In both Shakespeare's own period and in the medieval Scotland in which Macbeth is set, the role of women was generally to be subordinate to men. Women were expected to marry at a fairly young age and bear many children. They also had an important role in the household, with women of the lower classes being responsible for cooking, cleaning, and making clothing and upper class women responsible for supervising a vast staff of household servants. In Macbeth's era (but not Shakespeare's), women might also become nuns, devoting themselves to a life of celibacy and religious devotion. Unmarried women could continue to live with their extended families as unpaid servants, but the only real alternatives to marriage for most women were either prostitution or domestic service.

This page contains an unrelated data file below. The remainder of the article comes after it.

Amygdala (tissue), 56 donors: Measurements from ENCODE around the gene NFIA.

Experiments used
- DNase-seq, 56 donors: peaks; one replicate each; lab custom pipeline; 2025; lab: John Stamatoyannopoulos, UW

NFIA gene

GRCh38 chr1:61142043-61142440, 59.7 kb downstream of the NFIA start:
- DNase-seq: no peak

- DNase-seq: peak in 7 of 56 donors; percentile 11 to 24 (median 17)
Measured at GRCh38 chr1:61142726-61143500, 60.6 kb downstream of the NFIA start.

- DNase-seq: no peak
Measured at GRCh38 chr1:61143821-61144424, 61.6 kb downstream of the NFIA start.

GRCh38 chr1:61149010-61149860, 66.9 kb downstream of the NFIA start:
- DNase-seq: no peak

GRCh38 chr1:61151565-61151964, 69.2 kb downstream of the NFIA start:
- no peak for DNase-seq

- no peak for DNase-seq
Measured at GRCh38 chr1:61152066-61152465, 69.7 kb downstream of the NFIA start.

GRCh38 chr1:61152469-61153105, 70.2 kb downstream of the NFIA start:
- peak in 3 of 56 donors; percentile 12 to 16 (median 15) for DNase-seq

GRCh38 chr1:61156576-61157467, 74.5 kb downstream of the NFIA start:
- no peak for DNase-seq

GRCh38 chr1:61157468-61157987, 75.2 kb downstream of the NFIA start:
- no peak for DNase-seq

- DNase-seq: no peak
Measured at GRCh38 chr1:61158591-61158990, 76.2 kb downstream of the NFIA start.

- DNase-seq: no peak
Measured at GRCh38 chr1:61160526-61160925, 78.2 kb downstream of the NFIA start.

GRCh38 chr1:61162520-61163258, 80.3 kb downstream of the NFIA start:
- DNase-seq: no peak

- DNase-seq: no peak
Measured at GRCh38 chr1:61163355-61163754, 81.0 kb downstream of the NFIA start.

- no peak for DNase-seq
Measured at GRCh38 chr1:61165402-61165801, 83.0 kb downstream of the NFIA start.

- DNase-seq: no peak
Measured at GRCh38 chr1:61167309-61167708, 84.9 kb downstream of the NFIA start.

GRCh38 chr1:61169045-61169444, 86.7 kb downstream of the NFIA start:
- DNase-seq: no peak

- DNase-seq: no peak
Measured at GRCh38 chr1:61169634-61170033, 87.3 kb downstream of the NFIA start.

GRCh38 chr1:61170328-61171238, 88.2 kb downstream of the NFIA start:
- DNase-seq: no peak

The women in Macbeth are striking examples of the way society viewed those few women who transgressed what were considered the normal feminine roles. The witches, independent wise women with magical powers, were portrayed in the play as evil, probably instruments of the devil. To act in a strong fashion, Lady Macbeth, when she steels herself to murder, uses the phrase "unsex me here," suggesting that murder, like warfare, is naturally men's business and that she needs to cast aside her femininity to participate in it.